Prole Art Threat 2015 in review

31 12 2015

The WordPress.com stats helper monkeys prepared a 2015 annual report for this blog.

 

It’s really not very impressive to be honest so perhaps best avoided

Here’s an excerpt:

A San Francisco cable car holds 60 people. This blog was viewed about 2,900 times in 2015. If it were a cable car, it would take about 48 trips to carry that many people.

Click here to see the complete report.

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Clocking on

19 07 2015

The Bone Clocks by David Mitchell

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One drowsy summer’s day in 1984, teenage runaway Holly Sykes encounters a strange woman who offers a small kindness in exchange for ‘asylum’. Decades will pass before Holly understands exactly what sort of asylum the woman was seeking . . .
The Bone Clocks follows the twists and turns of Holly’s life from a scarred adolescence in Gravesend to old age on Ireland’s Atlantic coast as Europe’s oil supply dries up – a life not so far out of the ordinary, yet punctuated by flashes of precognition, visits from people who emerge from thin air and brief lapses in the laws of reality. For Holly Sykes – daughter, sister, mother, guardian – is also an unwitting player in a murderous feud played out in the shadows and margins of our world, and may prove to be its decisive weapon.
Metaphysical thriller, meditation on mortality and chronicle of our self-devouring times, this kaleidoscopic novel crackles with the invention and wit that have made David Mitchell one of the most celebrated writers of his generation. Here is fiction at its most spellbinding and memorable best.

Do love David Mitchell’s writing and, although this one has not enjoyed universal acclaim, the Bone Clocks feels like classic Mitchell. Very much in similar vein to Cloud Atlas with its distinct but interwoven narratives this really does tick along fantastically well.

four stars





House partying

15 03 2014

Crome Yellow by Aldous Huxley

crome

Denis Stone, a naive young poet, is invited to stay at Crome, a country house renowned for its gatherings of ‘bright young things’. His hosts, Henry Wimbush and his exotic wife Priscilla, are joined by a party of colourful guests whose intrigues and opinions ensure Denis’s stay is a memorable one.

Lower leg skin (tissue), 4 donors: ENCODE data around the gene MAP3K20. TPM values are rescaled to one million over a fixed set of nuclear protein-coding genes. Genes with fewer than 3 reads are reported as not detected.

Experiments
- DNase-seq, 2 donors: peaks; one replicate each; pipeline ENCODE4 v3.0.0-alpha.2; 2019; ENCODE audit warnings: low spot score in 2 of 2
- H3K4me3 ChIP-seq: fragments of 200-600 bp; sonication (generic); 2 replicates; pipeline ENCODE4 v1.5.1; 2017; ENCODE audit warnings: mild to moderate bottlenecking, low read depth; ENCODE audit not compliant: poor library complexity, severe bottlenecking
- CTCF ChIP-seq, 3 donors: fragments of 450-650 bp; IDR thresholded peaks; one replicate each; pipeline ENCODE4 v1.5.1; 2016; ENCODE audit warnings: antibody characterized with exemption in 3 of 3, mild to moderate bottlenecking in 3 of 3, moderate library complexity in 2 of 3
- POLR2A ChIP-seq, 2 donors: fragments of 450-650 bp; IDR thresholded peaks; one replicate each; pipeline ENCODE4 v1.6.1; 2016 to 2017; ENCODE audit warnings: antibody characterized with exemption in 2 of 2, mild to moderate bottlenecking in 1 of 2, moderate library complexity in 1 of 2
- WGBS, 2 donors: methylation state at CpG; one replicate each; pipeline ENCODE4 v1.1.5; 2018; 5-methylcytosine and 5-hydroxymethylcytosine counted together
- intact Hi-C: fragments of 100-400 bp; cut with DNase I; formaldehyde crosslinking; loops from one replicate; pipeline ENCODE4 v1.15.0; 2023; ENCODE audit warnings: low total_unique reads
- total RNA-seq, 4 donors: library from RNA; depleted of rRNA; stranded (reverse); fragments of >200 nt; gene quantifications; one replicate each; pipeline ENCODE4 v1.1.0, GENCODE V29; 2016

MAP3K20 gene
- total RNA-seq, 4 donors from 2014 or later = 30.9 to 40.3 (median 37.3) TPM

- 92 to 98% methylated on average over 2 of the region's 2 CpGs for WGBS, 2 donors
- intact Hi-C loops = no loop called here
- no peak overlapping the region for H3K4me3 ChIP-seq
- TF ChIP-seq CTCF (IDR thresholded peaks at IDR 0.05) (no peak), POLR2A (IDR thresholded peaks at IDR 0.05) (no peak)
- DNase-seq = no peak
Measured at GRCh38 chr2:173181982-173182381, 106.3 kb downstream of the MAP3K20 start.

Huxley’s debut novel is a satirical flight through a 1920s gathering of bright young things at Crome, home of the Wimbushes. Denis Stone, the innocent young poet, recounts the action and really has very little positive to say about most of his fellow guests. The back story of the previous Crome owners is very entertaining although the line taken by one guest, the improbably named Mr Barbecue-Smith, on higher education is unfortunate: “illuminating, but provoking the Lower Classes to discontent and revolution”

stars-3-5





Going postal: Approximation of a playlist §65

15 02 2014

Prole Art Threat

Songs or artists relating to matters postal

Pillar To Post – Aztec Camera
Note to Self – Jake Bugg
Don’t lose the faith – The Dears
Recovery – Frank Turner
Stand And Deliver – Adam & The Ants
The Sign – Ace Of Basepostbox
Paperback writer – The Beatles
Such Great Heights – The Postal Service
Messages – Orchestral Manoeuvres In The Dark
Send In The Clowns – Frank Sinatra
Dear Prudence – The Beatles
Na Na Hey Hey Kiss Him Goodbye – Bananarama
He’s frank (slight return) – The Monochrome Set
Sign Your Name – Terence Trent D’Arby
Message in a Bottle – The Police
Date stamp – ABC
Please Mr. Postman – The Carpenters
Rudi, A Message To You – The Specials
Signed, Sealed, Delivered, I’m Yours – Stevie Wonder
The Message – Grandmaster Flash & The Furious Five
I’ve Gotta Get A Message To You – Bee…

View original post 49 more words





23 12 2012

Reminded today about this book. Am hoping to get for Christmas so I can ignore it again.

Prole Art Threat

How to talk about books you haven’t read by Pierre Bayard

unread

In the spirit intended by the author, I’ve not actually read this book so have to copy the synopsis from Amazon:

Synopsis
In this disarmingly mischievous and provocative book, already a runaway bestseller in France, Pierre Bayard contends that in this age of infinite publication, the truly cultivated person is not the one who has read a book, but the one who understands the book’s place in our culture. Drawing on examples from works by Graham Greene, Umberto Eco, Oscar Wilde, Montaigne (who couldn’t remember books he himself had written), and many others, he examines the many kinds of ‘non-reading’ (forgotten books, unknown books, books discussed by others, books we’ve skimmed briefly) and the many potentially nightmarish situations in which we are called upon to discuss our reading with others (with our loved ones, with the book’s author…

View original post 80 more words





Three at Contemporary

30 07 2010

All three





Hester and Connie

30 07 2010

@Nottingham Contemporary








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